While high-dose melphalan chemotherapy (HDT) plus autologous stem cell transplant (ASCT) remains a standard in eligible, medically fit subjects, defining an optimal pre- and post HDT approach is subject to rapidly evolving novel-compound based options. In 2010, a group from the U.S. presented results on the combination of lenalidomide, bortezomib, and dexamethasone (VRd) in newly diagnosed patients with an overall response rate of 98%, however without systematic consolidation by HDT. The next-generation proteasome inhibitor carfilzomib is more active and very well tolerated in terms of peripheral neuropathy and gastrointestinal adverse effects. A randomized phase III trial in pretreated myeloma patients found the triple regimen of carfilzomib and lenalidomide/dexamethasone (Rd) to be superior to standard-Rd in terms of depth of response; progression-free survival (PFS) and, most importantly, overall survival (OS). At the 2015 annual meetings of the American Society of Clinical Oncology as well as the European Society of Hematology, this regimen (KRd) was found to be exceptionally effective in a phase 2 trial when given in newly diagnosed patients in a prolonged fashion: patients received four KRd induction cycles prior to HDT. The latter was followed by an additional 4 consolidation and 8 maintenance cycles with KRd, followed by lenalidomide maintenance thereafter. The most appealing effect was the high rate of deep remissions: stringent complete response (sCR) rate increased from 22% following 4 x KRd and HDT to more than 80% following all 18 cycles. Notably, the vast majority of patients in sCR also were negative for minimal residual disease (MRD) as assessed by 10-color flow cytometry. MRD negativity probably has a major impact on long-term disease control as was recently shown in a French prospective trial investigating in the combination of VRd prior and post HDT followed by lenalidomide maintenance.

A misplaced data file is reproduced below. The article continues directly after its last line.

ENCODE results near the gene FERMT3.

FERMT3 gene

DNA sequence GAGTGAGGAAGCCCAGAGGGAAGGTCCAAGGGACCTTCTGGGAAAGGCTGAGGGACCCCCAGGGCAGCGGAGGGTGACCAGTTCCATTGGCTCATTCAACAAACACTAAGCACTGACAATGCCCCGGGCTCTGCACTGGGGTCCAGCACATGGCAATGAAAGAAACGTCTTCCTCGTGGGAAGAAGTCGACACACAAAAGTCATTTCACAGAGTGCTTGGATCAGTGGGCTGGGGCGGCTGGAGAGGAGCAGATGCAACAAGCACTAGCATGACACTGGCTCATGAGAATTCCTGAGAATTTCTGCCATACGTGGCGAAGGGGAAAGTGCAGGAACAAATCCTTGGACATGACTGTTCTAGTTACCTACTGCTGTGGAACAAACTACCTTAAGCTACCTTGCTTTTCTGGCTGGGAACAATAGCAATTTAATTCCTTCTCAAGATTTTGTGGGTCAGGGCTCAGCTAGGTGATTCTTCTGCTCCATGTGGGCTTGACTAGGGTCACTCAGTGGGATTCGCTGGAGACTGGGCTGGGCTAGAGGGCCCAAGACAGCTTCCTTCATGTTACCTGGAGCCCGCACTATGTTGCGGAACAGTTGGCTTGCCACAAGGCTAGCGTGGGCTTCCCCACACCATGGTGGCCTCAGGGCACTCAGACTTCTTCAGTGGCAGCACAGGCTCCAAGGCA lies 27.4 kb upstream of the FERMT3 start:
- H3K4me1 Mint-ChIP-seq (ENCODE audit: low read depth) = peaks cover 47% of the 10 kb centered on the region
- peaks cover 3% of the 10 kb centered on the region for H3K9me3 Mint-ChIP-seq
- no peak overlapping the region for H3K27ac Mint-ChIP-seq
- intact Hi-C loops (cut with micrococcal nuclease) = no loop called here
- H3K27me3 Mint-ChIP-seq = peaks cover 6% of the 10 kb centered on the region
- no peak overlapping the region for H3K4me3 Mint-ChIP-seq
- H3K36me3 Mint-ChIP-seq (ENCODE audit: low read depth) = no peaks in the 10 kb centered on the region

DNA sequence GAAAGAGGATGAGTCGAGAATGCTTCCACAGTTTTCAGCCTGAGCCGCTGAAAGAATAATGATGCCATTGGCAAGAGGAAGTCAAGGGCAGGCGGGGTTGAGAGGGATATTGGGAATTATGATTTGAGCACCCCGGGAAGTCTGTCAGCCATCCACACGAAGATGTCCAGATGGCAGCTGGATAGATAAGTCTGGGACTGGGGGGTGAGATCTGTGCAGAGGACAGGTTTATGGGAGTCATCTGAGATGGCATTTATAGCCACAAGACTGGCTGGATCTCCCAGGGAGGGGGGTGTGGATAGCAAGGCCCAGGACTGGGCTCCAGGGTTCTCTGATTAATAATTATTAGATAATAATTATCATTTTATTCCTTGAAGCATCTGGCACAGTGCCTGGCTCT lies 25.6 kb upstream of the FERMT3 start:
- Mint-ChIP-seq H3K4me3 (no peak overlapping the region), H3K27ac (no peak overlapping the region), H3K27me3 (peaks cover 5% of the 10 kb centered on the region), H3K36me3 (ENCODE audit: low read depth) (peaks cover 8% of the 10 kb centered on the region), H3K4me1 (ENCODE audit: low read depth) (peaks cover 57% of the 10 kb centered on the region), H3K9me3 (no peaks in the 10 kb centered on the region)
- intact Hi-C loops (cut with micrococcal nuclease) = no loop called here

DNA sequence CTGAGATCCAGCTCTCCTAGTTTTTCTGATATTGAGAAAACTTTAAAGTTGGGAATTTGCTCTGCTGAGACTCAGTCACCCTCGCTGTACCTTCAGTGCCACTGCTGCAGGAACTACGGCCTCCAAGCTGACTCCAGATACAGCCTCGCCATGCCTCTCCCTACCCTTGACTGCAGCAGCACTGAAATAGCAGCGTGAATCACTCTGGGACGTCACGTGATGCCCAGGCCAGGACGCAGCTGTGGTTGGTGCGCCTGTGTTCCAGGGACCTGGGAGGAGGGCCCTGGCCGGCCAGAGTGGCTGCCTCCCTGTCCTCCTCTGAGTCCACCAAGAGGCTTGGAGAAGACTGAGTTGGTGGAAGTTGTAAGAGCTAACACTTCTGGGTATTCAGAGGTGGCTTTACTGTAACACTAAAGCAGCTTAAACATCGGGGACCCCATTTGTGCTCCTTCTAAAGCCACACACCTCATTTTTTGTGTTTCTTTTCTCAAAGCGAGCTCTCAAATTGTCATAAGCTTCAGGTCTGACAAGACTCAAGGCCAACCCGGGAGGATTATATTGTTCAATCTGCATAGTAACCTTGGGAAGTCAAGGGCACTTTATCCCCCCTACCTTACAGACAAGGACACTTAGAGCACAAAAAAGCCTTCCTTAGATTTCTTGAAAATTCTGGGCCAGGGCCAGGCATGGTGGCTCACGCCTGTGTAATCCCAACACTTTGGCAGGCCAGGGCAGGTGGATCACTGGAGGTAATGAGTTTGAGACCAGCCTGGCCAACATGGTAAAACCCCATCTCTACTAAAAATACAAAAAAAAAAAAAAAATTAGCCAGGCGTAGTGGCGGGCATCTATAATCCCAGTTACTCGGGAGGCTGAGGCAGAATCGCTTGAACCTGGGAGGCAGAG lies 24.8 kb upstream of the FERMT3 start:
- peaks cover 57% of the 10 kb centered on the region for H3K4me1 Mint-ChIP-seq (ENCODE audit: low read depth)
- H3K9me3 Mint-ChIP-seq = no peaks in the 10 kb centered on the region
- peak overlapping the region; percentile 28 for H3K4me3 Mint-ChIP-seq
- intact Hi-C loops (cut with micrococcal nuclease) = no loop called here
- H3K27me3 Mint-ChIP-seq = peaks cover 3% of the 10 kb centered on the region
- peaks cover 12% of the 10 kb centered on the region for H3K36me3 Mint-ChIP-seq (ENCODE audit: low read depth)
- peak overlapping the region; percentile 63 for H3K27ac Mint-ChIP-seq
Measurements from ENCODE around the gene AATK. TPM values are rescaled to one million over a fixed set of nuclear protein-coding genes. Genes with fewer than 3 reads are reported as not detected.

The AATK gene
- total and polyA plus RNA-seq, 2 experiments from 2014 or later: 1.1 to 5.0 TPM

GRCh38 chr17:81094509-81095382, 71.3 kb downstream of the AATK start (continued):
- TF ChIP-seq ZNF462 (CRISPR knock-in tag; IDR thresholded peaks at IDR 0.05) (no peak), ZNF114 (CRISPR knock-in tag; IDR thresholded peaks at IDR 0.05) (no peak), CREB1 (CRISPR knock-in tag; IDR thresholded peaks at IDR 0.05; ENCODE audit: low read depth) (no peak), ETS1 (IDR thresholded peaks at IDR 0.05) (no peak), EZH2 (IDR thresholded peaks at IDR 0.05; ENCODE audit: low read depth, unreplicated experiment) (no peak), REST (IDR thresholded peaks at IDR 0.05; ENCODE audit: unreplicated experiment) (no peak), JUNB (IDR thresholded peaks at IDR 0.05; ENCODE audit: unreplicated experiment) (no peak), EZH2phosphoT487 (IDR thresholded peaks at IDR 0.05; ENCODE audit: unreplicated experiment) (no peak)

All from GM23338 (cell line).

Of the next-generation compounds, the monoclonal antibodies (moAbs) have recently attracted a lot of interest in MM. The anti-SLAMF7 directed moAb elotuzumab has completed phase III trials in MM patients. One phase III trial in MM patients with one to three prior lines of therapy compared elotuzumab-Rd with standard Rd. The triple combination was shown to significantly prolong PFS in this patient cohort with a greater proportion of patients in at least very good partial response (VGPR) when compared to subjects on Rd. Notably, the rate of infusion-related reactions with this specific moAb was very low, with an overall rate of 10% in premedicated patients and only 1% of Grade 3 severity. Grades 4/5 infusion-related reactions were absent and only 1% of patients on elotuzumab discontinued for infusion-related reactions. Of particular interest is the observation in this trial, that response and PFS were independent of cytogenetic high-risk features, i.e., deletion of chromosome 17p and translocation t(4;14). This effect distinguishes elotuzumab from most, if not all, other drug-based approaches.

The investigators assume that incorporating the moAb into the KRd triple induction regimen should result in an even higher rate of deep (negative for MRD in conjunction with at least very good partial response [VGPR] as defined by the International Myeloma Working Group [IMWG]) with these responses occurring independently of cytogenetic risk. Due to potential interference of elotuzumab with serum immune fixation,the investigators chose VGPR rather than complete response (CR) to exclude false-positive immunofixation results. Furthermore the investigators hypothesize that combining elotuzumab with lenalidomide should prolong PFS further.

Details
Condition Newly Diagnosed Multiple Myeloma
Treatment Dexamethasone, Lenalidomide, Carfilzomib, Elotuzumab, Autologous Stem Cell Transplant
Clinical Study IdentifierNCT03948035
SponsorWuerzburg University Hospital
Last Modified on12 January 2022